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GOP ends NV vote count; Mitt Romney on top with 50%

Published: Saturday, Aug. 29 2015 10:13 p.m. MDT

Republican presidential candidate former House Speaker Newt Gingrich speaks during a news conference Saturday, Feb. 4, 2012 in Las Vegas.   (Evan Vucci, Associated Press) Republican presidential candidate former House Speaker Newt Gingrich speaks during a news conference Saturday, Feb. 4, 2012 in Las Vegas. (Evan Vucci, Associated Press)

WASHINGTON — Mitt Romney has added to his lead in the race for delegates now that Republican officials in Nevada finished the vote count from Saturday's presidential caucuses.

Romney won the GOP caucuses with 50 percent of the vote, giving him 14 delegates. Newt Gingrich won six delegates, Ron Paul won five and Rick Santorum got three.

Nevada awarded its 28 delegates in proportion to the statewide vote.

Romney now has a total of 101 delegates to the party's national convention, including endorsements from Republican National Committee members who will automatically attend the gathering and can support any candidate they choose.

Gingrich has a total of 32, Santorum has 17 and Paul has nine. The race for convention delegates is still in the early stages. It will take 1,144 delegates to win the Republican nomination for president.

Republican presidential candidate former Massachusetts Gov. Mitt Romney greets supporters at his Nevada caucus night victory celebration in Las Vegas, Saturday, Feb. 4, 2012.  (Gerald Herbert, Associated Press) Republican presidential candidate former Massachusetts Gov. Mitt Romney greets supporters at his Nevada caucus night victory celebration in Las Vegas, Saturday, Feb. 4, 2012. (Gerald Herbert, Associated Press)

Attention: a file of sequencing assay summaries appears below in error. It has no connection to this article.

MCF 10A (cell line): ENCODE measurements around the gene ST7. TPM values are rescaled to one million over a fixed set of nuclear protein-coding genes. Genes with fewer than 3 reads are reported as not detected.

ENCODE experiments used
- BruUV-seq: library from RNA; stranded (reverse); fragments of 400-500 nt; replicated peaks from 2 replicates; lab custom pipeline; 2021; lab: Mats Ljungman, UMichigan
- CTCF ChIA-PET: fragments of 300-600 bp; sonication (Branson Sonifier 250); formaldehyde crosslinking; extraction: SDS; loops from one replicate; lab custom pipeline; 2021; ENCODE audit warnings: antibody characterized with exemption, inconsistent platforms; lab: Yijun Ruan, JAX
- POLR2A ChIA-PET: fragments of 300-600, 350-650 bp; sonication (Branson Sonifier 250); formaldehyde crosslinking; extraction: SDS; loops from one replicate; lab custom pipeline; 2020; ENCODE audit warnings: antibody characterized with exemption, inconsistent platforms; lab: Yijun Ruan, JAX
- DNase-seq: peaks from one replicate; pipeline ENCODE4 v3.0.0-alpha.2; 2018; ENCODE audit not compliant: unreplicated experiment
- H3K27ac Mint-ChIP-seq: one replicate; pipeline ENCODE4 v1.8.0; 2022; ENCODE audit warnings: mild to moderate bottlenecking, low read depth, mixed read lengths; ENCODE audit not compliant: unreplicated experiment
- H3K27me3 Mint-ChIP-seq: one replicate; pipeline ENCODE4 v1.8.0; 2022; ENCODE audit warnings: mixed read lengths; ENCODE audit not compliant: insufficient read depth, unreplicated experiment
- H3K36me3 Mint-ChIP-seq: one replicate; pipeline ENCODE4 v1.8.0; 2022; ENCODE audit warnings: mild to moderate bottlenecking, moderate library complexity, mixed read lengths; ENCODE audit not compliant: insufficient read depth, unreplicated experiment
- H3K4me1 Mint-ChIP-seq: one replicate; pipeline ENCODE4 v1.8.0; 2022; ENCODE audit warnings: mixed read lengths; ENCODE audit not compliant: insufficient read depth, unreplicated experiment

Next up: Caucuses in Colorado and Minnesota on Tuesday. Colorado has a total of 36 delegates, including 33 at stake in its caucuses. Minnesota has 40 delegates, including 37 up for grabs in its caucuses.

Missouri will hold a Republican presidential primary Tuesday, but the party will not award any delegates based on the outcome. Instead, Missouri will select delegates through a system of GOP caucuses and conventions that starts with local caucuses March 17.

The Associated Press calculates the number of national convention delegates won by candidates in each presidential primary or caucus, based on state and national party rules. Most primaries and some caucuses are binding, meaning delegates won by the candidates are pledged to support that candidate at the national conventions this summer.

Political parties in some states, however, use local caucuses to elect delegates to state or congressional district conventions, where national delegates are selected. In these states, the AP uses the results from local caucuses to calculate the number of national delegates each candidate will win, if the candidates maintain the same level of support.

The AP also interviews RNC delegates, who can support any candidate they choose, to see which one they support.

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